Dural sealants do not reduce postoperative cerebrospinal fluid leak after endoscopic endonasal skull base surgery
Eric Wang, Michael McDowell, Paul Gardner, Carl Snyderman, Benita Valappi, Rachel Jacobs
Introduction: The application of cranial tissue sealants to assist with post-operative closure is widespread, but data are lacking regarding its utility in cases where dural closure is not performed such as endonasal surgery.
Objective: Based on a null hypothesis that the use of cranial tissue sealants after an endoscopic endonasal approach (EEA) does not prevent postoperative CSF leaks, a prospective study was conducted to assess the effect of sealant usage on postoperative CSF leak following standard reconstruction.
Methods A prospective trial of sealant usage after EEA surgery was performed from April 2017 to June 2018 at University of Pittsburgh Medical Center. The mean follow-up time for patients was 8 months. This study accrued 200 consecutive adult and pediatric patients with skull base pathology who were eligible for endoscopic endonasal resection. From April 2017 to November 2017, sealant was injected onto the surgical site after standard closure of all EEA cases. From November 2017 to June 2018, usage of sealant was stopped.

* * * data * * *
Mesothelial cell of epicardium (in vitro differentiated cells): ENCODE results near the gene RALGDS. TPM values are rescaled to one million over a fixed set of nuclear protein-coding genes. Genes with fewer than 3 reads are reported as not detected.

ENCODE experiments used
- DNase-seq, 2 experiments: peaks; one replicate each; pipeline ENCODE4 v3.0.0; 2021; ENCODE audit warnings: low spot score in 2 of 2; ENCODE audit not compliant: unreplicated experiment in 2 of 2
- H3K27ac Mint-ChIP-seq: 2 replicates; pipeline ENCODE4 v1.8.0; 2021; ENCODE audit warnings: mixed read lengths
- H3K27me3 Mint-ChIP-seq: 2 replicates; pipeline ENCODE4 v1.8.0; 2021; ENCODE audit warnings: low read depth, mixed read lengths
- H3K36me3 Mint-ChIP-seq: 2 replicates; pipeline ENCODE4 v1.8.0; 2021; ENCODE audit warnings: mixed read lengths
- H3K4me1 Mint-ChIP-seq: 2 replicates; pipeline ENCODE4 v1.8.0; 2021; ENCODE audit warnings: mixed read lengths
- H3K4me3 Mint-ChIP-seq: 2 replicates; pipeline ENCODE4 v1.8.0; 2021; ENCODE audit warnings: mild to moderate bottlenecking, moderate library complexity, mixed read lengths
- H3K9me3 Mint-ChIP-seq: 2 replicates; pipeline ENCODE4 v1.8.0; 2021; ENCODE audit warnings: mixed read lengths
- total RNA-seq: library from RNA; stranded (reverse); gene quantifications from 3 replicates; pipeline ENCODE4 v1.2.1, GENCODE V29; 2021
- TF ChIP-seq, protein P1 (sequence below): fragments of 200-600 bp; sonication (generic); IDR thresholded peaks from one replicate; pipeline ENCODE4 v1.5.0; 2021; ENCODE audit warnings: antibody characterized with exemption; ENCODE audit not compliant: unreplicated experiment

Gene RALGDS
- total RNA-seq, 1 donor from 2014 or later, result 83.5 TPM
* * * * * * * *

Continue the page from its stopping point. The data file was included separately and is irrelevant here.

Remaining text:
Results: Two hundred consecutive adult and pediatric patients, with a mean age of 52.7 (range 10-87 years) were enrolled in the study. The control cohort with sealant used had 5 CSF leaks (5% rate) compared to a 3 CSF leaks (3% rate) in the case group without sealant (p=0.72). No significant difference was identified in age (p=0.44) or BMI (p=0.69) between those with and without postoperative CSF leak
Conclusions: Perioperative sealant usage as a supplement for standard EEA closure techniques did not reduce the rate of postoperative CSF leaks.